Mac Security

SoxJox

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SoSH Member
Dec 22, 2003
3,956
Rock > SoxJox < Hard Place
First, I realize the issue extends beyond Mac PCs, but that is where my interest is focused.

From early on and for many for years since, one of the selling points for Mac PCs was their purported insusceptbility to hacking or malware.

More recently, however, I've read reports that suggest Mac threats have increased significantly - and have been higher than Windows on a pro-rated basis. Said another way, recent hacking and malware infiltration seem to be occurring on a greater relative scale than Windows. I don't know the veracity of these reports or the numbers, but I think it is safe to say that Macs are not invulnerable.

So, my question to the more tech savvy SoSHers, and particularly those knowledgeable of the iOS (currently Catalina 10.15.4 on my PC), just how vulnerable are these machines and what reasonable precautions or vaccines are available?
 

InstaFace

MDLzera
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Sep 27, 2016
12,464
Pittsburgh, PA
No system is invulnerable if the person with root / administrator access does something dumb. Nor could it be.

one architectural change they made in El Capitan is "System Integrity Protection", preventing root-user privileges from doing a bunch of questionable shit even if they're authorized to do so, without a lot of extra effort by the user. They also make you jump through hoops to execute code by unidentified developers.

I don't use any sort of virus scanning on my mac, perhaps naively, but I do scrutinize very carefully every unexpected request for privilege elevation from one of my apps. As a best practice, that means googling around to understand why an app is asking for it and whether it's legit. It also involves checking the md5 hashes or PGP public keys of any downloads I make, against the ones that the developer has posted, to prevent a malicious actor from gaining control of, and then inserting malware into, a common package's download deliverable.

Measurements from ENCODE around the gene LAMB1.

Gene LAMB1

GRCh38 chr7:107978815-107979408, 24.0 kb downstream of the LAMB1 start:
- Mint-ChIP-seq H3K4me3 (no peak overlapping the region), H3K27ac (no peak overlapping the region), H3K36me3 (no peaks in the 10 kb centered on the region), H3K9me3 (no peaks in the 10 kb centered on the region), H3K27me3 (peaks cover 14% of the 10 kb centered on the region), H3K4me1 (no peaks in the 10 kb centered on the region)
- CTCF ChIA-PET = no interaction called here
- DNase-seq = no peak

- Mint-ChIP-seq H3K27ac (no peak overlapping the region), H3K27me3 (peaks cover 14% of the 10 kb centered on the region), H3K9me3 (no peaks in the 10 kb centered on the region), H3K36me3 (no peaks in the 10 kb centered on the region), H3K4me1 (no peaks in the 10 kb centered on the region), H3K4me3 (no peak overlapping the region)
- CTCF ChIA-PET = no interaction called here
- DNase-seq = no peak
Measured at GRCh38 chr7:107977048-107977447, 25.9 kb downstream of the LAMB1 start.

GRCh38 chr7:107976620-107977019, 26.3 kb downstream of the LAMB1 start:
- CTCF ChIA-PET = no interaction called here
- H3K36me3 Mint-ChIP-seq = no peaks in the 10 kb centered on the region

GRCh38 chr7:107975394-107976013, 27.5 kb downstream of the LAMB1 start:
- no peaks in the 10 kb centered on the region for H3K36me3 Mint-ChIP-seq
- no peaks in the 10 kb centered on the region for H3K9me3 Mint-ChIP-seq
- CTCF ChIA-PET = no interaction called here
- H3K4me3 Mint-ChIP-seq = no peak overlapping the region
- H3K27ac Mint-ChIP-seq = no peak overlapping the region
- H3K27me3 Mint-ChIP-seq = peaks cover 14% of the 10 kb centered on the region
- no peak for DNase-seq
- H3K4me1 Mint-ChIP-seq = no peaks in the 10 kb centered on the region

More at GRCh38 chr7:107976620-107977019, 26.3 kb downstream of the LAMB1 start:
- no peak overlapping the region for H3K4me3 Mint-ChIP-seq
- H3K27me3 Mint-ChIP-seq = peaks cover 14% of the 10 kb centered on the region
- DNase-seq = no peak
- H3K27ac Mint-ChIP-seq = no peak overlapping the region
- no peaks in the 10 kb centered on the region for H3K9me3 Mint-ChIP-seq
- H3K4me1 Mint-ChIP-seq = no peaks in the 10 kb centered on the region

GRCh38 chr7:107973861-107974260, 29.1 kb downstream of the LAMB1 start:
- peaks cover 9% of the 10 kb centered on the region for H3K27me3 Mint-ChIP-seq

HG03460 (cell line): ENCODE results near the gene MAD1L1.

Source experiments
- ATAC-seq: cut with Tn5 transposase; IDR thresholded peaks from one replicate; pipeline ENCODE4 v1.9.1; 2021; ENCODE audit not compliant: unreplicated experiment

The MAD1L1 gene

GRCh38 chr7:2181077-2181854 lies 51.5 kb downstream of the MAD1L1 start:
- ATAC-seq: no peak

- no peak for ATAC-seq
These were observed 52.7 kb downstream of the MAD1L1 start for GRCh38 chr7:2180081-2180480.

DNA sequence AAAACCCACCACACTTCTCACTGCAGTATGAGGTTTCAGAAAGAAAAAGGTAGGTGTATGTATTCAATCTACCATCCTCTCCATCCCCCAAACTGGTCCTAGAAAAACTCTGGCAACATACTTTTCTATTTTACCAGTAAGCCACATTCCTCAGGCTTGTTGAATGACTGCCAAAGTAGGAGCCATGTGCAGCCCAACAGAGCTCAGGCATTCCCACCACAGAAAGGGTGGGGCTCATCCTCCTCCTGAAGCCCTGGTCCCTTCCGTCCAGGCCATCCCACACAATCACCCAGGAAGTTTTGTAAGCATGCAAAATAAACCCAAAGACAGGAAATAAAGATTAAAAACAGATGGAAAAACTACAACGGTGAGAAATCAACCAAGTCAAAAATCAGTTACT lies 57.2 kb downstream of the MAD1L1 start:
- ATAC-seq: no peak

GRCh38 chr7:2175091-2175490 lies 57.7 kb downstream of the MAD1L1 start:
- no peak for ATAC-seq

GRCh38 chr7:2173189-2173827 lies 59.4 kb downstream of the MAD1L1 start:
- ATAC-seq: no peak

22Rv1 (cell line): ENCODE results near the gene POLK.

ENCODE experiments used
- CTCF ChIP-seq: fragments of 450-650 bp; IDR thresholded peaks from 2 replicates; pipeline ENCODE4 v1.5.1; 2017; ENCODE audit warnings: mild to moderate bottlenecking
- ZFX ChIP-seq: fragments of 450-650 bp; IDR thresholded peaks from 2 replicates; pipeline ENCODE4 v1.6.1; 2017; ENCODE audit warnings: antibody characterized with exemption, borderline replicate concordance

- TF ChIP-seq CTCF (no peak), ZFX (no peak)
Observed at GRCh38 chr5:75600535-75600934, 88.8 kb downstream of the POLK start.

nighthob

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Jul 15, 2005
8,599
As an old *nix person I’ve always kept the user and admin accounts separate. And as my family’s default IT guy I can tell you that their user and admin accounts are always separated.
 

InstaFace

MDLzera
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Sep 27, 2016
12,464
Pittsburgh, PA
Using a PC (whether windows or mac based), you constantly have a need to elevate privileges in order to install something. That's when the vulnerabilities are. The rest of the time it doesn't really matter unless you're totally unpatched or something. So there's really no big gain by separating the accounts, because you'd end up having to switch over to get sudo access or Administrator rights or whatever for all the occasions when you were going to be dumb in the first place. It only adds annoyance, not security (imho).
 

nighthob

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SoSH Member
Jul 15, 2005
8,599
Depends, for years the Microsoft Visual Basic security holes haunted Windows users using Outlook. The separate accounts just insured that anytime a virus did invade the damage was localized (unless they did use the admin login/password to install infected software).

The ultimate example of this that I saw was on a customer’s computer, as there were multiple users of the machine there was an admin login and three user accounts. The morning receptionist’s account was slower than molasses because she’d downloaded browser extensions that infested her account. The other two user accounts were fine, the problems were local to the third user account.
 

Joe Sixpack

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Sep 9, 2002
4,429
Mansfield, MA
As an old *nix person I’ve always kept the user and admin accounts separate. And as my family’s default IT guy I can tell you that their user and admin accounts are always separated.
As your family's IT guy you shouldn't be surprised by the fact that outside of IT guys/gals and their families, pretty much no one has any clue about keeping user and admin accounts separate.